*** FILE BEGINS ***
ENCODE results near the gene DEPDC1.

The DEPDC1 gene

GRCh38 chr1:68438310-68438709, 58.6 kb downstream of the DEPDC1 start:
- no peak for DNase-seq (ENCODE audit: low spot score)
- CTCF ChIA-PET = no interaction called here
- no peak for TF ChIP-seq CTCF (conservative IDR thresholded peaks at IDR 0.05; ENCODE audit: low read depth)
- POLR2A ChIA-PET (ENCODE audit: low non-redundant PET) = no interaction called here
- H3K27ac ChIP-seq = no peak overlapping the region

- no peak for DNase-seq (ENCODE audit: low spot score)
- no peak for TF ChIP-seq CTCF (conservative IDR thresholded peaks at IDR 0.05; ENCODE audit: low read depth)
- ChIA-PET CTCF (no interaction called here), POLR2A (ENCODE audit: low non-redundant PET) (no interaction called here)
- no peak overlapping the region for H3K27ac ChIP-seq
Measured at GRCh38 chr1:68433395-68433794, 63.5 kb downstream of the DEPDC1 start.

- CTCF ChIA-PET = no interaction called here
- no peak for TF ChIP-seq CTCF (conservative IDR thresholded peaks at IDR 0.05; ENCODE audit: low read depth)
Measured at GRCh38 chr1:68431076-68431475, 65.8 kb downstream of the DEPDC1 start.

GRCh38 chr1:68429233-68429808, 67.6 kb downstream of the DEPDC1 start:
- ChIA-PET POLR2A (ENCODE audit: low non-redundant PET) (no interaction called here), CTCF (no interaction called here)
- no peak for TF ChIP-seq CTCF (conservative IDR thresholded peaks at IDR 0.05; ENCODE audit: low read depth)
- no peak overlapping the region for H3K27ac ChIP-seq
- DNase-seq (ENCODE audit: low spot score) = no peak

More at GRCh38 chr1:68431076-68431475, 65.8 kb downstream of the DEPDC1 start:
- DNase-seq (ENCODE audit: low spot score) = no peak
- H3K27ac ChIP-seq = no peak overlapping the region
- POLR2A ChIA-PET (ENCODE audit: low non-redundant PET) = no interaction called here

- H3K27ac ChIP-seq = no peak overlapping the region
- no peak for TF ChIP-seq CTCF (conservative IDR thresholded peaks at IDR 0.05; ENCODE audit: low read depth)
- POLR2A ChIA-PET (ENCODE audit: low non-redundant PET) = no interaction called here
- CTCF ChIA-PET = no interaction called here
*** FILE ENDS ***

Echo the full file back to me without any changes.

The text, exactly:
ENCODE results near the gene DEPDC1.

The DEPDC1 gene

GRCh38 chr1:68438310-68438709, 58.6 kb downstream of the DEPDC1 start:
- no peak for DNase-seq (ENCODE audit: low spot score)
- CTCF ChIA-PET = no interaction called here
- no peak for TF ChIP-seq CTCF (conservative IDR thresholded peaks at IDR 0.05; ENCODE audit: low read depth)
- POLR2A ChIA-PET (ENCODE audit: low non-redundant PET) = no interaction called here
- H3K27ac ChIP-seq = no peak overlapping the region

- no peak for DNase-seq (ENCODE audit: low spot score)
- no peak for TF ChIP-seq CTCF (conservative IDR thresholded peaks at IDR 0.05; ENCODE audit: low read depth)
- ChIA-PET CTCF (no interaction called here), POLR2A (ENCODE audit: low non-redundant PET) (no interaction called here)
- no peak overlapping the region for H3K27ac ChIP-seq
Measured at GRCh38 chr1:68433395-68433794, 63.5 kb downstream of the DEPDC1 start.

- CTCF ChIA-PET = no interaction called here
- no peak for TF ChIP-seq CTCF (conservative IDR thresholded peaks at IDR 0.05; ENCODE audit: low read depth)
Measured at GRCh38 chr1:68431076-68431475, 65.8 kb downstream of the DEPDC1 start.

GRCh38 chr1:68429233-68429808, 67.6 kb downstream of the DEPDC1 start:
- ChIA-PET POLR2A (ENCODE audit: low non-redundant PET) (no interaction called here), CTCF (no interaction called here)
- no peak for TF ChIP-seq CTCF (conservative IDR thresholded peaks at IDR 0.05; ENCODE audit: low read depth)
- no peak overlapping the region for H3K27ac ChIP-seq
- DNase-seq (ENCODE audit: low spot score) = no peak

More at GRCh38 chr1:68431076-68431475, 65.8 kb downstream of the DEPDC1 start:
- DNase-seq (ENCODE audit: low spot score) = no peak
- H3K27ac ChIP-seq = no peak overlapping the region
- POLR2A ChIA-PET (ENCODE audit: low non-redundant PET) = no interaction called here

- H3K27ac ChIP-seq = no peak overlapping the region
- no peak for TF ChIP-seq CTCF (conservative IDR thresholded peaks at IDR 0.05; ENCODE audit: low read depth)
- POLR2A ChIA-PET (ENCODE audit: low non-redundant PET) = no interaction called here
- CTCF ChIA-PET = no interaction called here